Enamel thickness and enamel growth in Oreopithecus : Combining microtomographic and histological evidence

Clément ZANOLLI, M. Christopher DEAN, Lorenzo ROOK, Luca BONDIOLI, Arnaud MAZURIER & Roberto MACCHIARELLI

en Comptes Rendus Palevol 15 (1-2) - Pages 209-226

Published on 31 January 2016

This article is a part of the thematic issue Current advances in paleohistology: A tribute to a generation of French paleohistologists

Oreopithecus bambolii, a large-bodied fossil ape, lived in the Tusco-Sardinian archipelago during the Late Miocene, until ca. 6.7 Ma. Its dentition, an apparent blend of hominoid and cercopithecoid-like features, has been a matter of discussion since its first description, in 1872. While the height and sharpness of its molar cusps recall some Cercopithecidae, Oreopithecus is currently considered by many as more likely related to dryopithecines. Here, we use microtomographic-based quantitative imaging and histological evidence to link outer and inner tooth structural morphology with enamel development in Oreopithecus permanent teeth. The material consists of 14 teeth/crowns from the sites of Baccinello and Casteani, in Tuscany, and Fiume Santo, in Sardinia. In particular, we add to the record of 2–3D of molar enamel thickness topographic variation and enamel-dentine junction morphology, and using high-resolution replicas of the outer crown and ground sections, comparatively assess molar growth trajectory (crown formation times and enamel extension rates). Our results shed new light on dental development of this “enigmatic anthropoid” and provide additional evidence concerning the still debated question of its evolutionary history.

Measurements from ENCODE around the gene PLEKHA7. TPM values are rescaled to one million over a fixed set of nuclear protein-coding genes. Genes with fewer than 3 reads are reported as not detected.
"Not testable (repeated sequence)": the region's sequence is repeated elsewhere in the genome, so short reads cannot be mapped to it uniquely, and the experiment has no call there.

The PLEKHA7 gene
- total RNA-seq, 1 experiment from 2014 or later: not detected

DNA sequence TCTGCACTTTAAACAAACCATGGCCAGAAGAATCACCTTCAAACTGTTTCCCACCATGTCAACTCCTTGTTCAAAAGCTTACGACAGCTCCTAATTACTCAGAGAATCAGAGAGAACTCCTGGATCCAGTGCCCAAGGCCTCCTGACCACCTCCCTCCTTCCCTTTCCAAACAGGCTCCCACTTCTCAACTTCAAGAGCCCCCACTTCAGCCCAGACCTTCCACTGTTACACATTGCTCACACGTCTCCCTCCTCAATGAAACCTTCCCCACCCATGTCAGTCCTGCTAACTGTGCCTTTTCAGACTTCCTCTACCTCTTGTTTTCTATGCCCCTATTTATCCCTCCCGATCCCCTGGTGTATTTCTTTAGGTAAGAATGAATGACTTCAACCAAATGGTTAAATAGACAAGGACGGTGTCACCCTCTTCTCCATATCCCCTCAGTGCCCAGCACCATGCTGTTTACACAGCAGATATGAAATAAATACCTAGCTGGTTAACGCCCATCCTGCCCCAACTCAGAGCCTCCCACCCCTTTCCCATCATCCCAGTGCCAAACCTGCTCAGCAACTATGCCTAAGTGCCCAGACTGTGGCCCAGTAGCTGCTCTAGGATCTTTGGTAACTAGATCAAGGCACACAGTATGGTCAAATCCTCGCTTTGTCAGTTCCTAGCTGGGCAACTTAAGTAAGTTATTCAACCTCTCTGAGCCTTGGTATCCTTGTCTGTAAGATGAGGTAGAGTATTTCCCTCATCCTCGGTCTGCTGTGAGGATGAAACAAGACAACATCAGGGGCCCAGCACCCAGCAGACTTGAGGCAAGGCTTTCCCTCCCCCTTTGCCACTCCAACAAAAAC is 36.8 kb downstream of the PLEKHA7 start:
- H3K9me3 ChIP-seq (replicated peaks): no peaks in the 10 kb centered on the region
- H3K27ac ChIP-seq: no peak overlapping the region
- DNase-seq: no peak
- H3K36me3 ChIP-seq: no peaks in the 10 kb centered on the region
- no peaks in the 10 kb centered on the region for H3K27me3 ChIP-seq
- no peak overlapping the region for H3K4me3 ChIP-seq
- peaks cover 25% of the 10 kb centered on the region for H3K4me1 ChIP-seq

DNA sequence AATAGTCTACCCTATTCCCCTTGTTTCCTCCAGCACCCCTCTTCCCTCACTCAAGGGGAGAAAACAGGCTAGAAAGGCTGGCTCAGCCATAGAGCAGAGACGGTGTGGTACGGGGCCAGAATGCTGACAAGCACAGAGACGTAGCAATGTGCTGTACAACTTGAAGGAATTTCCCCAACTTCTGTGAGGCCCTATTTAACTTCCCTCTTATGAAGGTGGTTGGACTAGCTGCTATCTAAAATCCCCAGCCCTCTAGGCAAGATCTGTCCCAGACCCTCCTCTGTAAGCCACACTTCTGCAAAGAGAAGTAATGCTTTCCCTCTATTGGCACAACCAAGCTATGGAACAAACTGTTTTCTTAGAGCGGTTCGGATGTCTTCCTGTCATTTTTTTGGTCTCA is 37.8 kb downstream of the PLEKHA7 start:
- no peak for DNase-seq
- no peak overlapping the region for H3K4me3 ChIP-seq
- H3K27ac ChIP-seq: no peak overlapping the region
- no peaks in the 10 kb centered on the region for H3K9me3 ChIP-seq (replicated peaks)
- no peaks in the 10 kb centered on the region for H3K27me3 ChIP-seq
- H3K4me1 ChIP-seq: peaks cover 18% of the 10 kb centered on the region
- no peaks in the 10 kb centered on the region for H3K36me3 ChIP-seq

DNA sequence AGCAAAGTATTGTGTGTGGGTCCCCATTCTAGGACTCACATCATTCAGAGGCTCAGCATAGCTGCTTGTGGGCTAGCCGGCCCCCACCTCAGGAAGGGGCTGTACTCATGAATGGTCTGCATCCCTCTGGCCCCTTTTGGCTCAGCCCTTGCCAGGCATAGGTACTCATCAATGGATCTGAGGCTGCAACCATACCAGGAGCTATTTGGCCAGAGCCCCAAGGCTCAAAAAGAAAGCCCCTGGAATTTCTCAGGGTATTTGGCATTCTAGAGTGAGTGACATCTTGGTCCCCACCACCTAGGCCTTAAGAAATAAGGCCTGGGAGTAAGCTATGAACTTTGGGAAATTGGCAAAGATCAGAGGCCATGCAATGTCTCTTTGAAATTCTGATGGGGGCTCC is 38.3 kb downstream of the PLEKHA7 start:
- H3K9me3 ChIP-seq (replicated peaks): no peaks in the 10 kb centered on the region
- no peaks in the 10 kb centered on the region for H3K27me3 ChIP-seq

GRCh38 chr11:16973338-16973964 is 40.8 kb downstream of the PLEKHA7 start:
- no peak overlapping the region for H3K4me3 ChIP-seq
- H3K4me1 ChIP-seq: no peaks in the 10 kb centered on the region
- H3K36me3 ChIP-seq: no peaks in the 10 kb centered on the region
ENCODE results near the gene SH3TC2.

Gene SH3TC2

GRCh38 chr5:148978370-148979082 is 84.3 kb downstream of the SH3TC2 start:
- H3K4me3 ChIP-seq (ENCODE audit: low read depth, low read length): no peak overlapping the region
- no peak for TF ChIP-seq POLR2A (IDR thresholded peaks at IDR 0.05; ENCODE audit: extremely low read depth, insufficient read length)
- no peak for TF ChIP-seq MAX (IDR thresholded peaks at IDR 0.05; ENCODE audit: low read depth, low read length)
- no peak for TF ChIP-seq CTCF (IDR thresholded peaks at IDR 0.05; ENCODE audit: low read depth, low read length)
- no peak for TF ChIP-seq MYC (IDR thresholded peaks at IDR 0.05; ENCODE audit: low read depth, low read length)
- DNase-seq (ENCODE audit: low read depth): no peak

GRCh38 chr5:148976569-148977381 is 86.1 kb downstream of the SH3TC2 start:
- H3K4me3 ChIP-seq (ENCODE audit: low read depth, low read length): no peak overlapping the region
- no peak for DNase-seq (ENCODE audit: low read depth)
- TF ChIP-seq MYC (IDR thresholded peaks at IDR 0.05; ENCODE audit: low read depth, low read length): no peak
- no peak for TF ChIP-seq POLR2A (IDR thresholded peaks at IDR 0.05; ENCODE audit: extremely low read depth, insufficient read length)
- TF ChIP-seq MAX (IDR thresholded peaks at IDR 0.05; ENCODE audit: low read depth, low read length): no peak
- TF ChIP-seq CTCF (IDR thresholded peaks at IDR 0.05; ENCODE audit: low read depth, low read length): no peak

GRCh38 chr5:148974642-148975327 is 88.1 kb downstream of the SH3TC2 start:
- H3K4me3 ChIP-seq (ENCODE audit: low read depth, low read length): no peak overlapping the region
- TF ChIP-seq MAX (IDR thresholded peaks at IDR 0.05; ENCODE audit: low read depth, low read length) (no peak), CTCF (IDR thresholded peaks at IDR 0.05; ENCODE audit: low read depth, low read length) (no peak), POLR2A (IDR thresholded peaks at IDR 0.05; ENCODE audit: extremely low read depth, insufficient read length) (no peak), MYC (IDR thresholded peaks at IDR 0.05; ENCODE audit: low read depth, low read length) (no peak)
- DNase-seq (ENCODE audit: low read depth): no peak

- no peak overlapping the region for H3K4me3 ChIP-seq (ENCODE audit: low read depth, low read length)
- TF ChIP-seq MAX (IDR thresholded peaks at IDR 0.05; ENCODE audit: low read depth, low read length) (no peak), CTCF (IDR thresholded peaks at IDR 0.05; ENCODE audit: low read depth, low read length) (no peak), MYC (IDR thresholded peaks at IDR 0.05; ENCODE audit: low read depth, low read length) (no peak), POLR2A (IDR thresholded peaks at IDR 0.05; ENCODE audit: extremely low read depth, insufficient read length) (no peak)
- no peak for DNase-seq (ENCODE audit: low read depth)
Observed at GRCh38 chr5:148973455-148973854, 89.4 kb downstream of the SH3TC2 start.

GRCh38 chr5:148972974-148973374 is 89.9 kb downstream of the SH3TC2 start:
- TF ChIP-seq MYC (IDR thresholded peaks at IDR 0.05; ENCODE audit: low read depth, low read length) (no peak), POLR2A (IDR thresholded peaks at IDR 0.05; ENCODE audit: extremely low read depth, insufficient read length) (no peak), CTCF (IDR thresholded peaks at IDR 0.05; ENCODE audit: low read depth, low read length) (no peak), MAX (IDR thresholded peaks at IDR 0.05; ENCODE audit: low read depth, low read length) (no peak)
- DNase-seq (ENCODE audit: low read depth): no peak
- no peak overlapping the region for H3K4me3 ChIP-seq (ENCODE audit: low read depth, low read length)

Oreopithecus bambolii, Late Miocene, Dental structure, Virtual paleodontology, Tooth histology, Life history traits

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